The FLOAT, REAL, and DOUBLE PRECISION data types are used to store floating-point number values. The Floating-Point Numbers can be defined using the data types as, FLOAT (M, D) or REAL (M, D), or DOUBLE PRECISION (M, D). M means the total number digits, of which D digits may be after the decimal point. FLOAT (7, 4) can store the value up to 999.9999. if we insert the value, 123.000089 it will be stored as 123.0001 For maximum portability, the Floating-Point Number data types should be defined as FLOAT OR DOUBLE PRECISION with no definition of precision.

**CHAR and VARCHAR (String) Data Types in MySQL**

The CHAR OR CHARACTER data type stores fixed-width character columns. While defining CHAR data type, it is required to enter column width. Example: CHAR (5), CHAR (50)

If inserted character length is less than the defined column width, the value is positioned to the left and padded with spaces on the right until the character length is equal to the defined column width. For example: “firstname CHAR (20)”,

The given column name will store exactly 20 characters. If we inserted the name ‘John’ the string john will be appended with 16 spaces and stored in the column. In the CHAR data type, the data storage space bytes are exactly similar to the character length defined in the data type. Example: In CHAR (20), the data value ‘John’ will take 20 bytes of storage spaces.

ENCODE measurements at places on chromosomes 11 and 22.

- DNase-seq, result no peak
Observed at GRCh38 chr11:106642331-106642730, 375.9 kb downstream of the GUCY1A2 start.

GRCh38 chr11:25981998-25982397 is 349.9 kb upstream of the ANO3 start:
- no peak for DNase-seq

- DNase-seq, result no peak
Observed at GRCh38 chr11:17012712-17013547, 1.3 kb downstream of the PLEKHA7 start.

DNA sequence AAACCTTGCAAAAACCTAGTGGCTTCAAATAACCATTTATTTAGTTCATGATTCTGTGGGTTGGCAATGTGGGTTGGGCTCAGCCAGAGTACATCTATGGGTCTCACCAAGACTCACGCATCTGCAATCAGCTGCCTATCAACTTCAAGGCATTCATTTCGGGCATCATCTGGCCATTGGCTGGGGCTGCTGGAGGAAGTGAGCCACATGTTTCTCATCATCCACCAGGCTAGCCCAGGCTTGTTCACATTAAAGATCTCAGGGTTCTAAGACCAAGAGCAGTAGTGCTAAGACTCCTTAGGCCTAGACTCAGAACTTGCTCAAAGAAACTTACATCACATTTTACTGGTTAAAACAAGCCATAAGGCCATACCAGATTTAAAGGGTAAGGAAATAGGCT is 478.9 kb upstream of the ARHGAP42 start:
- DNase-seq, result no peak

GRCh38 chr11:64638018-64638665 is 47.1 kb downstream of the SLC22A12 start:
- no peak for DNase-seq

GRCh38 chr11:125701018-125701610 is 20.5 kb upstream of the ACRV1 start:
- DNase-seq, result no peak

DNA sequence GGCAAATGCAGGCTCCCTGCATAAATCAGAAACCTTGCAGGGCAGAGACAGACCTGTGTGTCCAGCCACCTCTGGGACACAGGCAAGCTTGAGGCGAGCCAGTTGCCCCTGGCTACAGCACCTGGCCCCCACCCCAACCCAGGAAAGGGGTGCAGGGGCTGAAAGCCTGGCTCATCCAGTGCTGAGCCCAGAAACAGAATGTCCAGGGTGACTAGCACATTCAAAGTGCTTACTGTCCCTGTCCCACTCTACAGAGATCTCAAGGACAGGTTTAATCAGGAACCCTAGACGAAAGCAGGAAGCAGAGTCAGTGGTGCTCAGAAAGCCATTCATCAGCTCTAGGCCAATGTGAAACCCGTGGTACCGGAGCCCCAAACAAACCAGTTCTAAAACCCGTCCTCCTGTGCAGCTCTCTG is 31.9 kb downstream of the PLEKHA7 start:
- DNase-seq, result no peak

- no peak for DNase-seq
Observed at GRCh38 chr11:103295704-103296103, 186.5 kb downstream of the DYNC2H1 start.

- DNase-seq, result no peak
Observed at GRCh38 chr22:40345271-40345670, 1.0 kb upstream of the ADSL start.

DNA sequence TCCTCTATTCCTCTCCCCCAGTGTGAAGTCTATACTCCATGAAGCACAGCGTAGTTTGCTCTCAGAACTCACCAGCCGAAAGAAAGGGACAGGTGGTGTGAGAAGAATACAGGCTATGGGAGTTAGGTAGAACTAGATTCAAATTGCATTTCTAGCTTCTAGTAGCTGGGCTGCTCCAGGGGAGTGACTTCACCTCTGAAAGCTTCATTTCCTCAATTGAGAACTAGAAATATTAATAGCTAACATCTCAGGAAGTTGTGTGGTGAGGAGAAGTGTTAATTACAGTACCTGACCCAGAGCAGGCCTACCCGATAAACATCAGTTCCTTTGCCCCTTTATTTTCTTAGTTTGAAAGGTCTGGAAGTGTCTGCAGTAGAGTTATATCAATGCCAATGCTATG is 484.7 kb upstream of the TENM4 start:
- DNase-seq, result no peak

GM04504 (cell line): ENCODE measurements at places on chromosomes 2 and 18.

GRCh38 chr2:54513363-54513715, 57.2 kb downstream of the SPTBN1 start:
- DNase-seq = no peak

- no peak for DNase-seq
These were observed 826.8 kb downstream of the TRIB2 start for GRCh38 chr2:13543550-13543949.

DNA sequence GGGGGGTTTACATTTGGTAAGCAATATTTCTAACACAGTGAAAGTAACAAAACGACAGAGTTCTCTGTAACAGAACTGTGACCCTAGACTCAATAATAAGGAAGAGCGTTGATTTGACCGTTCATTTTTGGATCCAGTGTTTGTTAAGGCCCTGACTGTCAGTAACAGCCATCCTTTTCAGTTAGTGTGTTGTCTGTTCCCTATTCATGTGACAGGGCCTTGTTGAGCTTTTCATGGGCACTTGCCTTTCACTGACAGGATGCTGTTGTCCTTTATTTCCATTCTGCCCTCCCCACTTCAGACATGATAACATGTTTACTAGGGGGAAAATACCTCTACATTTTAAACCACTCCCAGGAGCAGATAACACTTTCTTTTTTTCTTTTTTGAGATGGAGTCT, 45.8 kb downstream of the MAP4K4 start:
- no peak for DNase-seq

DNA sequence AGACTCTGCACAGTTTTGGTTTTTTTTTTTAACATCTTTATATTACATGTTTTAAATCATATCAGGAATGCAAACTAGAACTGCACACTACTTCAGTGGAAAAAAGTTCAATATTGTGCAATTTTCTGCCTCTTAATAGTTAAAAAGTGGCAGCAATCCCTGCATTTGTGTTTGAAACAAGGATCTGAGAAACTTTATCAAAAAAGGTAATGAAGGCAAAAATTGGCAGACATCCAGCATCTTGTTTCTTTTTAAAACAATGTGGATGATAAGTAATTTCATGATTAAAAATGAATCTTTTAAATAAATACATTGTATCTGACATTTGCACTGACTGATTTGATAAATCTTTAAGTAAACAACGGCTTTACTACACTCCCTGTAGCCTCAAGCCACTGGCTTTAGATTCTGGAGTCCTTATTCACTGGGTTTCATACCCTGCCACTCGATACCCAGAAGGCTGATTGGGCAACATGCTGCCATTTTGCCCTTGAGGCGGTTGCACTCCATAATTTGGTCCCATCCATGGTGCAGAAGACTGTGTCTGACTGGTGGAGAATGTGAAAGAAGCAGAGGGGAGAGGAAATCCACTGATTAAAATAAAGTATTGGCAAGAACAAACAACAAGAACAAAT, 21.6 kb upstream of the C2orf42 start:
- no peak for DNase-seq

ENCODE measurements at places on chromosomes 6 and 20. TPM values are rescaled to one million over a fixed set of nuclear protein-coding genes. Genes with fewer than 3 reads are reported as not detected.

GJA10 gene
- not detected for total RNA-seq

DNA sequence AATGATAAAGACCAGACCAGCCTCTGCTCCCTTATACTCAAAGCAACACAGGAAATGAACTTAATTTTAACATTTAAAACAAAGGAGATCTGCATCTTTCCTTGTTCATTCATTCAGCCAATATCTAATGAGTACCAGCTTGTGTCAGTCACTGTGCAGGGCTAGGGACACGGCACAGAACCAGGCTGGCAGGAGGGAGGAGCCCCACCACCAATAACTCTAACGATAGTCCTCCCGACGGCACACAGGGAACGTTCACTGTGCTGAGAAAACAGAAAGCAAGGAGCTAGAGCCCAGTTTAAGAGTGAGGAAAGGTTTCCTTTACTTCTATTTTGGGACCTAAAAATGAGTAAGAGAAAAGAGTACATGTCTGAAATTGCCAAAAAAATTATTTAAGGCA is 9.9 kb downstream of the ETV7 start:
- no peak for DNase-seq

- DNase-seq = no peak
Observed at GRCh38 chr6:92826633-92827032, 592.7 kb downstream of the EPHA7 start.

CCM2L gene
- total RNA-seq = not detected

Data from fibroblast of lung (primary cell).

The VARCHAR OR VARYING CHARACTER stores dynamic width character columns. In VARCHAR definition the defined width is the maximum width of the value allowed in the data column. For example, in the columns defined as VARCHAR (30) and VARCHAR (250) the maximum width of the data value allowed in the data column will be 30 and 250 respectively. The inserted data character length will be exactly similar to the data character length itself.

For example, in VARCHAR (250) data column, unlike the CHAR data type which appends extra spaces to match the data column width, the data column will store only 4 characters for the value ‘John’. In VARCHAR data type, the data storage space bytes are the data string length plus one byte. For example, if we are inserting the data value ‘John’ it will take data string length 4 plus 1 byte equal to a total of 5 bytes store space.

**NCHAR and NVARCHAR (String) Data Types in MySQL**

In SQL standard NCHAR and NVARCHAR mean NATIONAL CHARACTER and NATIONAL VARIABLE CHARACTER. Similar to CHAR and VARCHAR, The NCHAR and VARCHAR data types store fixed-width character columns but it uses larger character set. The NCHAR and VARCHAR use Unicode character sets like UTF-8 for internationalization. The Unicode character sets are required to store foreign languages. In CHAR and VARCHAR 1 byte storage space is required to store each character, while in NCHAR and NVARCHAR it requires 2 bytes of storage space for each character.

**CLOB and BLOB (String) Data Types in MySQL**

The CLOB and BLOB mean CHARACTER LARGE OBJECT and BINARY LARGE OBJECT respectively. The CLOB and BLOB data type is used to store very large data that cannot be stored in CHAR or VARCHAR. The CLOB and BLOB are used to store the source text of the post in plain text, HTML, or XML format. The CLOB is used to store character data while the BLOB is used to store binary data like images, audio, and video. In MySQL TEXT data type is similar to CLOB.